The major purpose of the 3 year EC-ELT study, conducted by Macomb Projects in the College of Education and Human Services at Western Illinois University, was to describe and explain the effects of an Interactive Technology Literacy Curriculum (ITLC) on emergent literacy knowledge and abilities of 3, 4, and 5-year-old children who demonstrated mild to moderate disabilities. Because ecological systems must be considered, the effects of the curriculum on preschool staff, setting, and families were also of interest. Based on rigorous naturalistic inquiry, the study incorporated a case study approach, studying 16 preschool classes in West Central Illinois communities. Four different types of classrooms, the unit of measurement, were studied, in depth, and categorized on their technology use for comparison purposes. The impact of the ITLC was determined using qualitative and quantitative data from the children, their families, the staff, and the settings of the participating classrooms. The ITLC demonstrated positive effects on emergent literacy knowledge and skills of the children in the classrooms studied.

The study was designed in three phases. Phase 1 occurred in the first year, Phase 2 during the second, and Phase 3 during the third. Preschool sites in rural and small urban Illinois public school settings participated in the study. The classrooms were classified according to the teacher's technology experience. Type I classroom teachers were beginning to use technology. Type II classroom teachers were experienced in using technology. These classrooms received the Interactive Technology Literacy Curriculum during Phase 1. Type III classroom teachers had technology available, carried out typical preschool activities, and served as a comparison group. During Phase 2 and 3 Type IV comparison classroom teachers who did not use technology were added. The Types I and II classrooms were subdivided further for purposes of data analysis.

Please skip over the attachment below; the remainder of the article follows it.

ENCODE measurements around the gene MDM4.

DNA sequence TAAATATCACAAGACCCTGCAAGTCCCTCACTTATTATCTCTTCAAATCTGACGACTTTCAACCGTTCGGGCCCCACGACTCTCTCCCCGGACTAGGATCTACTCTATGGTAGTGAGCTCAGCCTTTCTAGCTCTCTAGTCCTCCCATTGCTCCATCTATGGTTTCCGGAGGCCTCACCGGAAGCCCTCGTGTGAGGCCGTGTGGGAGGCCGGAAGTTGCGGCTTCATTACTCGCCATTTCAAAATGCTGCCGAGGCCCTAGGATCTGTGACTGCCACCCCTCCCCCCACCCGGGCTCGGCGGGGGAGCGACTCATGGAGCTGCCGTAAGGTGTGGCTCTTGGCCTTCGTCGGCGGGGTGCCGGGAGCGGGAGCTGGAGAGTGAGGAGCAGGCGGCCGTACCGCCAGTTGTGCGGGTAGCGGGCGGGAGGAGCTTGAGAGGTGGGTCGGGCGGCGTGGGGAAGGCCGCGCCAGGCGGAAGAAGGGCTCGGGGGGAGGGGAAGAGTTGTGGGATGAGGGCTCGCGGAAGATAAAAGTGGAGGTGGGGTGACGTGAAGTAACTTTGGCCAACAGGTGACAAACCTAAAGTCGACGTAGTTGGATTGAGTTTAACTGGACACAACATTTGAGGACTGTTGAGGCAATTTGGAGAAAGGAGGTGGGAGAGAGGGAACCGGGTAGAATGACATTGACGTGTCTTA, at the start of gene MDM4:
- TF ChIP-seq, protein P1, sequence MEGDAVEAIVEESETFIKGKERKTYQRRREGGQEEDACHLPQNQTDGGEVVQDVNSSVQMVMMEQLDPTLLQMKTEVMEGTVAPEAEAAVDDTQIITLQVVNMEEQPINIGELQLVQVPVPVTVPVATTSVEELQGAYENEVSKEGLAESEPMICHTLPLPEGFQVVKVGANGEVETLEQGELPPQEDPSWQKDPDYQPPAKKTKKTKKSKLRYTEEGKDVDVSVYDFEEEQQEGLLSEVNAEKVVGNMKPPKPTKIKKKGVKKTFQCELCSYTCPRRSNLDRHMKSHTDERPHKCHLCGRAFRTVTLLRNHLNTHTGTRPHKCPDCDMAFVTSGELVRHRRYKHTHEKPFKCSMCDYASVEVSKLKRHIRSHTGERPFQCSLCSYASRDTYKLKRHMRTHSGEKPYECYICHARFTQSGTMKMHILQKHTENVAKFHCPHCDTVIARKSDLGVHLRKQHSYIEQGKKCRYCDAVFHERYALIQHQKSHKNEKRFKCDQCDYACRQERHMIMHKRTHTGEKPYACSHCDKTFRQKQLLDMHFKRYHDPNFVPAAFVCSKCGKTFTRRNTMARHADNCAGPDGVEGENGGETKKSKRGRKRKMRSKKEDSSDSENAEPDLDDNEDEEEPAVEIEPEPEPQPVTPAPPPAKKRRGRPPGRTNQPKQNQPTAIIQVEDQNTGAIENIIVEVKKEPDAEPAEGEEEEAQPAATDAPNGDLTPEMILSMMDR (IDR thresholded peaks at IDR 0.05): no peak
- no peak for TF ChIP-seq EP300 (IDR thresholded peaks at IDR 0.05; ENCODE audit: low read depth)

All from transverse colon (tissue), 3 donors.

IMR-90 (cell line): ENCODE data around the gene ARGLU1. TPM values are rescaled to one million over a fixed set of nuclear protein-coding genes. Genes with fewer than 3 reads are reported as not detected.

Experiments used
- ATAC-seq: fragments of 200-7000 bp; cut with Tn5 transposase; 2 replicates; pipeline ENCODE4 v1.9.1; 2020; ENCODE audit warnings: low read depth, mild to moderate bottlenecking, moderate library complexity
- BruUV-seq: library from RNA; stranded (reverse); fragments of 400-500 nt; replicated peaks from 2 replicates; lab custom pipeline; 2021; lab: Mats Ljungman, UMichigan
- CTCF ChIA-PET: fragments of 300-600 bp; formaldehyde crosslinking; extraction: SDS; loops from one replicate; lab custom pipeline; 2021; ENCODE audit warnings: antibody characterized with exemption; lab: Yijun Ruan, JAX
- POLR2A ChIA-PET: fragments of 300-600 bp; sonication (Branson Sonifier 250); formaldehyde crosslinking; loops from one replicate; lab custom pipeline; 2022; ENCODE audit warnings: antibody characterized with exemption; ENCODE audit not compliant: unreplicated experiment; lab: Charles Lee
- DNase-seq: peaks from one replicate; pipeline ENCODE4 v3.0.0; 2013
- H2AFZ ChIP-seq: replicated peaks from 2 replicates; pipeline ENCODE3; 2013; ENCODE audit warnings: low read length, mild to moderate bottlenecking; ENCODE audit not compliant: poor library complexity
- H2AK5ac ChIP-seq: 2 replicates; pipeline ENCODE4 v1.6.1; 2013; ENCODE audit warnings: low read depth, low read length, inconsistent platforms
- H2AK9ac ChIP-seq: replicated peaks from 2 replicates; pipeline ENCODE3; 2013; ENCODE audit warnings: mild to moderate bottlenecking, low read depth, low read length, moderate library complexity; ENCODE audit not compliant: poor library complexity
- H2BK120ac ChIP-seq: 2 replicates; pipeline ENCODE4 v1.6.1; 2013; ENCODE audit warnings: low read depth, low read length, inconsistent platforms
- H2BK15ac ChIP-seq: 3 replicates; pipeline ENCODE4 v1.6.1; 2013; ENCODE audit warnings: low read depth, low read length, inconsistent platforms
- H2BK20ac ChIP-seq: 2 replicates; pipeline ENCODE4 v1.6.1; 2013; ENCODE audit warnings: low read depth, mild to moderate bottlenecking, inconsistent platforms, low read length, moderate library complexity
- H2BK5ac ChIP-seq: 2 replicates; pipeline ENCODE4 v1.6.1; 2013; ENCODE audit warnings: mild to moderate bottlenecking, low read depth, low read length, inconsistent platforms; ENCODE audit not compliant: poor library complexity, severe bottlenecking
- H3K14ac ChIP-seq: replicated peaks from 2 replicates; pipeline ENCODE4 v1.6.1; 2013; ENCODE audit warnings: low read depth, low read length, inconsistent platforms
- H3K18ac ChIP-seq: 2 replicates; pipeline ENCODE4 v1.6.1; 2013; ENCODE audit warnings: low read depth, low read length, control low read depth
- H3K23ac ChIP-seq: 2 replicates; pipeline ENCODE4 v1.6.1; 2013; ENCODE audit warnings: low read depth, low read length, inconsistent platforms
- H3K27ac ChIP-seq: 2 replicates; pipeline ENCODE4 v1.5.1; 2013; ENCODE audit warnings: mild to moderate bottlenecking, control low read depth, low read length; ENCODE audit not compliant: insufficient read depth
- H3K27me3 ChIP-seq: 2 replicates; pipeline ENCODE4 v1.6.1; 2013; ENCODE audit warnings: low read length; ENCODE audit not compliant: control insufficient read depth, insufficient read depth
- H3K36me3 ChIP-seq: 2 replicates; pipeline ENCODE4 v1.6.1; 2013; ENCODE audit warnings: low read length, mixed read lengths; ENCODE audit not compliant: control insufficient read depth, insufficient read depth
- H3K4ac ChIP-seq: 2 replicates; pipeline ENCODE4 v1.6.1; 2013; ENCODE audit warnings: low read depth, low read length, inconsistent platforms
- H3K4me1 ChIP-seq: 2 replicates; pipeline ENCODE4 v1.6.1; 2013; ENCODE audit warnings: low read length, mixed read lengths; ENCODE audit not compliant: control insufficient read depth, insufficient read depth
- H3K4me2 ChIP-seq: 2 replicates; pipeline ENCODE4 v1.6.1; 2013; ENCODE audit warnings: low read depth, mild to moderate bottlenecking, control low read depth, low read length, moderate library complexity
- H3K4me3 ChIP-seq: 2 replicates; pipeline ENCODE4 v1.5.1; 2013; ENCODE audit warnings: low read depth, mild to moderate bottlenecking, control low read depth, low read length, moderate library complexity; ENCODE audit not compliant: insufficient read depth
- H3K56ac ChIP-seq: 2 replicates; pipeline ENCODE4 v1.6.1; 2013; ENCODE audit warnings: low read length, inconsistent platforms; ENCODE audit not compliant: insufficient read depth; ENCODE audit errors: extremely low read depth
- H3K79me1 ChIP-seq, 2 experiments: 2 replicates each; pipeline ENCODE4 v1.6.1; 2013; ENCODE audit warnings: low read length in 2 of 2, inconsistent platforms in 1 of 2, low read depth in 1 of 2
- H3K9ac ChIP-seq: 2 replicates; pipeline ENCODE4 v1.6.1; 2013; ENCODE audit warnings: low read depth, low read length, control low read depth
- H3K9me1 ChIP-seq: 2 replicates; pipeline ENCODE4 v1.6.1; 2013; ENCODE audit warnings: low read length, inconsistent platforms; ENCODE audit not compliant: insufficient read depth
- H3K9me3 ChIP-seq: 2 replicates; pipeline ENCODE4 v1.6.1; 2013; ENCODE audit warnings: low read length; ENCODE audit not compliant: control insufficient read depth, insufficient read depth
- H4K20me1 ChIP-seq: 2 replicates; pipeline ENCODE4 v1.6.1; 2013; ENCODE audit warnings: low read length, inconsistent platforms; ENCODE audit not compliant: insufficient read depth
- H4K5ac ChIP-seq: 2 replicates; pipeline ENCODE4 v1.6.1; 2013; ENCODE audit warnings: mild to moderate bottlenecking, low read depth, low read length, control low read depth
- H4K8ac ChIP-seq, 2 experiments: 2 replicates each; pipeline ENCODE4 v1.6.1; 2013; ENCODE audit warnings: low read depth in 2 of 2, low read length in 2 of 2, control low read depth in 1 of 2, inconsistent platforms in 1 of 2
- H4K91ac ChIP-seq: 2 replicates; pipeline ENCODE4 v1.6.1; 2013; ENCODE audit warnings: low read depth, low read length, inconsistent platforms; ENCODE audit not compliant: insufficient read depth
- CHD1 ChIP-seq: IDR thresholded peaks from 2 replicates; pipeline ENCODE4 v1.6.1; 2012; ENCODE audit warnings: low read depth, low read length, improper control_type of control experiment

Phase 1 provided a description of the effects of implementing the Interactive Technology Literacy Curriculum in the initial three preschool classroom types. Phase 2 tested the findings of Phase 1 and gathered data on Phase 1 sites over time. During Phase 3, longitudinal data was continued in Phase 1 sites, as well as the Phase 2 sites. During each Phase, new sites were added as classrooms changed classifications.

Data collection included pre- and post-tests, observation, interviews, examination of records and materials, analysis of videotapes, content analysis, and other methods. Records of individual child behaviors, dyads and small groups during curricular activities, and videotapes of ITLC use were maintained.

The Interactive Technology Literacy Curriculum, based on an emergent literacy approach and Macomb Projects' successful experience with young children and technology, included software selected via an analysis of the quality and interactivity levels of the software, appropriateness, and appeal to children. The curriculum is organized in four sections which were presented differentially to Classrooms I and II during Phase 1 and again in the next two phases. The sections are (1) interactive literature-based commercial software, (2) software classrooms produce themselves with HyperStudio, a software authoring system, (3) software other classrooms produce using HyperStudio, and (4) tool function software such as graphics and story-making. Each section of the curriculum contained on-computer and off-computer activities which contain important elements of emerging literacy.

Results indicated that across experimental ITLC sites, children made significant gains not only in emergent literacy behaviors, including communication, but also in positive social interactions. We had not expected that two classroom management tools would generate such powerful positive effects on child behaviors--the use of KidDesk and the use of sign-up sheets or books. The effects of interactive commercial software, tool function software including graphics programs, and class-produced HyperStudio stacks produced positive behaviors in literacy, communication, and social interaction. However, children's use of HyperStudio stacks made by those in other classrooms was not successful and produced little interest. Significant effects emanated from the research staff conducting ITLC activities, as compared to classroom teachers (no matter what their previous experience with technology), a finding that led us to analyze our data using the presence or absence of the research staff's activities as a variable. Families and teachers in all ITLC classrooms reported changes in children that correspond to behavior observations in the classrooms.